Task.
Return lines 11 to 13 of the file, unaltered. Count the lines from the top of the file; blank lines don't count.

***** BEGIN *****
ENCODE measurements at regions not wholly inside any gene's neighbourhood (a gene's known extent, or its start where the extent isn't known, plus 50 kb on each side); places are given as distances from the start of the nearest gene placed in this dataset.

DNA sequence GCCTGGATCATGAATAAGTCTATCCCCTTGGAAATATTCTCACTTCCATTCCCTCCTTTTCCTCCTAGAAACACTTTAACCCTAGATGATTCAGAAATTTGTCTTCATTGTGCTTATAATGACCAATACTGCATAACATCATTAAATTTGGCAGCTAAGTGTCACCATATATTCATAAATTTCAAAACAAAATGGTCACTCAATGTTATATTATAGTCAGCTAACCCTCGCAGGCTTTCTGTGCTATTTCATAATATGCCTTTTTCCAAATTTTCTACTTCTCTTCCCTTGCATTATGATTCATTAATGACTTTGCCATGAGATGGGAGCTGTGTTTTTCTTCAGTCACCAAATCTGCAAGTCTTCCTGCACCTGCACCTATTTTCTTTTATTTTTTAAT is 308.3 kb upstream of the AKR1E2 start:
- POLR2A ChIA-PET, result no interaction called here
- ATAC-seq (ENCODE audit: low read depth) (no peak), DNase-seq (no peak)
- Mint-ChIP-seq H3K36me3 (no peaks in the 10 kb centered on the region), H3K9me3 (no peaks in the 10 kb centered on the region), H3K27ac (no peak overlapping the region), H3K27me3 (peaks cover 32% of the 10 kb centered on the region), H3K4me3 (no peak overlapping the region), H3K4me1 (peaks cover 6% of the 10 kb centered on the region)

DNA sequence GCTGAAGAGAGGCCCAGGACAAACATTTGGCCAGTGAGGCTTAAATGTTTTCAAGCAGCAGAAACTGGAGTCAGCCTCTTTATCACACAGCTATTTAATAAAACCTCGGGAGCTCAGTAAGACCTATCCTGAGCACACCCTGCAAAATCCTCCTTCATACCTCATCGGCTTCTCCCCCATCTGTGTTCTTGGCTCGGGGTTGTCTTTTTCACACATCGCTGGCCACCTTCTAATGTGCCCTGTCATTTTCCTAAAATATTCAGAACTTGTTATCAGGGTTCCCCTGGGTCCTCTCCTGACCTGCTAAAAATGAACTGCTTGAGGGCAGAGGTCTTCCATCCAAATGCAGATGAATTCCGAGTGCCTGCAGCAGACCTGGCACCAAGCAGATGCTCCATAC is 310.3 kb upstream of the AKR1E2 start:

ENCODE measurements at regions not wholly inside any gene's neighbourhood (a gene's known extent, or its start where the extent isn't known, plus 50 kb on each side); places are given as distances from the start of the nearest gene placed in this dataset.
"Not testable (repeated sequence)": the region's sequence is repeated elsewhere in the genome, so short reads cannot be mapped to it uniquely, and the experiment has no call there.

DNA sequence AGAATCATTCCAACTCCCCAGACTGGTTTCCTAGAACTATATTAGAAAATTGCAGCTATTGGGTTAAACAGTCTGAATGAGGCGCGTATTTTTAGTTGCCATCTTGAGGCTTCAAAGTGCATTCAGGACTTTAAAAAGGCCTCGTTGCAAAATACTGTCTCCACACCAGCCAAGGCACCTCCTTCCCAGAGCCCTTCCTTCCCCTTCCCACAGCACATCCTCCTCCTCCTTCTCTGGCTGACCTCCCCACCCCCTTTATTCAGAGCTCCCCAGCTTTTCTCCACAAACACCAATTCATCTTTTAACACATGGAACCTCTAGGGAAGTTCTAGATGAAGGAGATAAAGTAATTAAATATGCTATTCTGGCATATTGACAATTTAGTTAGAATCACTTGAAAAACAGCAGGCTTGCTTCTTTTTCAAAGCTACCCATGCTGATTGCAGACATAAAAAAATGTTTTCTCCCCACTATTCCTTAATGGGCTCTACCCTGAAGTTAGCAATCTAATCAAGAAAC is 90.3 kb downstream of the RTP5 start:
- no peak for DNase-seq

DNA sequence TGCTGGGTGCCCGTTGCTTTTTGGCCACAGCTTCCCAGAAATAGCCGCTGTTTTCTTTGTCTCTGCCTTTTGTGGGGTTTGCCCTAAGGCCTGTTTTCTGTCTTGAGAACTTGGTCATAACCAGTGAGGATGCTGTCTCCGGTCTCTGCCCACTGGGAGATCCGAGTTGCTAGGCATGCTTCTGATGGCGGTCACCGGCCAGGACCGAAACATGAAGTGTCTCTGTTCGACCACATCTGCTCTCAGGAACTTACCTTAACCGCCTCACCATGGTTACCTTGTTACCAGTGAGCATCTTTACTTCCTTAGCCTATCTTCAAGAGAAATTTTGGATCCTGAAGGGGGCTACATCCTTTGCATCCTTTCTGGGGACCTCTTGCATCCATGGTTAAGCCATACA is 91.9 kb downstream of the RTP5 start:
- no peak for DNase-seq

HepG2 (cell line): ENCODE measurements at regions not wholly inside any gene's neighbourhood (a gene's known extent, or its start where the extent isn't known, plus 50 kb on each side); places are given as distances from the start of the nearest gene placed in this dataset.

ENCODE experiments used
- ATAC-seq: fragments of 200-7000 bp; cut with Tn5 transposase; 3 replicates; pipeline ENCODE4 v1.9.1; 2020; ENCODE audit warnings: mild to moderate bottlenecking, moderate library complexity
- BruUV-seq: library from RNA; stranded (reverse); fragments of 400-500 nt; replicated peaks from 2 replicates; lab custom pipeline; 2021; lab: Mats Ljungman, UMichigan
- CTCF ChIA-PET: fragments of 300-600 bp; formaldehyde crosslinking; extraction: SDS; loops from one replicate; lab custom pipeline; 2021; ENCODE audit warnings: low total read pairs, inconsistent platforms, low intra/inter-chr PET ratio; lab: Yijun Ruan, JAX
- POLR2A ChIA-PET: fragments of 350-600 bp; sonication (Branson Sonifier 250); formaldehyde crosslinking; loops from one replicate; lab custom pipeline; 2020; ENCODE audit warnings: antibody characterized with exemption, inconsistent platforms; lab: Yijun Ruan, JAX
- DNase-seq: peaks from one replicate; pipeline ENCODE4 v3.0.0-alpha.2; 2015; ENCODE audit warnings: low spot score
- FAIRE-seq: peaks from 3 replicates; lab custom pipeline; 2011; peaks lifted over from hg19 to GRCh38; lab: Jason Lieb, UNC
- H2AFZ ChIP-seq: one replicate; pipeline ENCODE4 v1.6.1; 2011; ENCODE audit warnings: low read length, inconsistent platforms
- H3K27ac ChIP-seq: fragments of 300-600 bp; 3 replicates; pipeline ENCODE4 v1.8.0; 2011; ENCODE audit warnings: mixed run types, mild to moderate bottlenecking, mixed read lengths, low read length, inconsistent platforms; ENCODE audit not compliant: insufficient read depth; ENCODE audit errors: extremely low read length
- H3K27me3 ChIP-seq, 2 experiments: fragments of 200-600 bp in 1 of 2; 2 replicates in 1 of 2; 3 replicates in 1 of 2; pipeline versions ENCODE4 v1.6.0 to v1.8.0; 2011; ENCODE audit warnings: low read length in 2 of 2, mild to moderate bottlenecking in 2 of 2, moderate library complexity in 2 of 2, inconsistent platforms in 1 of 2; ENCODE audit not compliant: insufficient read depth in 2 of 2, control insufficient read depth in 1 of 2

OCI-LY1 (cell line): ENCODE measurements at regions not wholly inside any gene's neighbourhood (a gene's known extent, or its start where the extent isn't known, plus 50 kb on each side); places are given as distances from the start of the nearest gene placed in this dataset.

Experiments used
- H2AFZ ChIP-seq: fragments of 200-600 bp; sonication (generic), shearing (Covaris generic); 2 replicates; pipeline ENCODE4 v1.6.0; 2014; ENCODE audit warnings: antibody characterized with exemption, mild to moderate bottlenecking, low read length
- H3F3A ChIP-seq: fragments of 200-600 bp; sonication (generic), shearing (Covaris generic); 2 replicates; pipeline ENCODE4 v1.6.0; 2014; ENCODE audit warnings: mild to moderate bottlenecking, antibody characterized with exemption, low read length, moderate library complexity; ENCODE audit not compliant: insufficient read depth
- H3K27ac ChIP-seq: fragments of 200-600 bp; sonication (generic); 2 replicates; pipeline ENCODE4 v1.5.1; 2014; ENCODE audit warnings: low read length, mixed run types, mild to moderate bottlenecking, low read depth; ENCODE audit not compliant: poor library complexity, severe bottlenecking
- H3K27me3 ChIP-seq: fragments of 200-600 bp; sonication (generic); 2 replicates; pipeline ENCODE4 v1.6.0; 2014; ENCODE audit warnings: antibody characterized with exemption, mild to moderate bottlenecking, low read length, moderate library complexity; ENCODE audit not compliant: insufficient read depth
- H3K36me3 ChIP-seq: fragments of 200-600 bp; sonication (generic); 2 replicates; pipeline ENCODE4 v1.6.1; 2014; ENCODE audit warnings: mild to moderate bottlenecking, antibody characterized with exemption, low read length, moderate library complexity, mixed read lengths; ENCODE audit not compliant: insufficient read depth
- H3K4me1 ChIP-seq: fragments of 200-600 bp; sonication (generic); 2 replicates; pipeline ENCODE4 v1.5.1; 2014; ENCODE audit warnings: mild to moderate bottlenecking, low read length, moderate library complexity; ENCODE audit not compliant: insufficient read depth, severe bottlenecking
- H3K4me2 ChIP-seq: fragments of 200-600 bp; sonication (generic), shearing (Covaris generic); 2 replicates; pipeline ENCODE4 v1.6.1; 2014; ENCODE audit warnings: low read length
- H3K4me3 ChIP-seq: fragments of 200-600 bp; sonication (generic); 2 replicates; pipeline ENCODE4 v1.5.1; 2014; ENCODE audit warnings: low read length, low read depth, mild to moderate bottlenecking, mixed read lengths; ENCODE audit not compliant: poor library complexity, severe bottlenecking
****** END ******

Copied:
DNA sequence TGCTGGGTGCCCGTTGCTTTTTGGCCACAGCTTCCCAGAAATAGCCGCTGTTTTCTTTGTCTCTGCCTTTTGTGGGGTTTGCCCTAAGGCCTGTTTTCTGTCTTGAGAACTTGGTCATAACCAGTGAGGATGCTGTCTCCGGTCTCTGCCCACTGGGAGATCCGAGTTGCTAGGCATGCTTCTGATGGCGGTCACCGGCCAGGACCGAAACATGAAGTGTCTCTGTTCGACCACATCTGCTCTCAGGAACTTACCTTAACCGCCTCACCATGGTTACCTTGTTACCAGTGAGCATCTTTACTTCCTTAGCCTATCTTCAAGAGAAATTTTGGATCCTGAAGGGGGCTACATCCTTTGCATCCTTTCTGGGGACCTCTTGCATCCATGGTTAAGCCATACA is 91.9 kb downstream of the RTP5 start:
- no peak for DNase-seq

HepG2 (cell line): ENCODE measurements at regions not wholly inside any gene's neighbourhood (a gene's known extent, or its start where the extent isn't known, plus 50 kb on each side); places are given as distances from the start of the nearest gene placed in this dataset.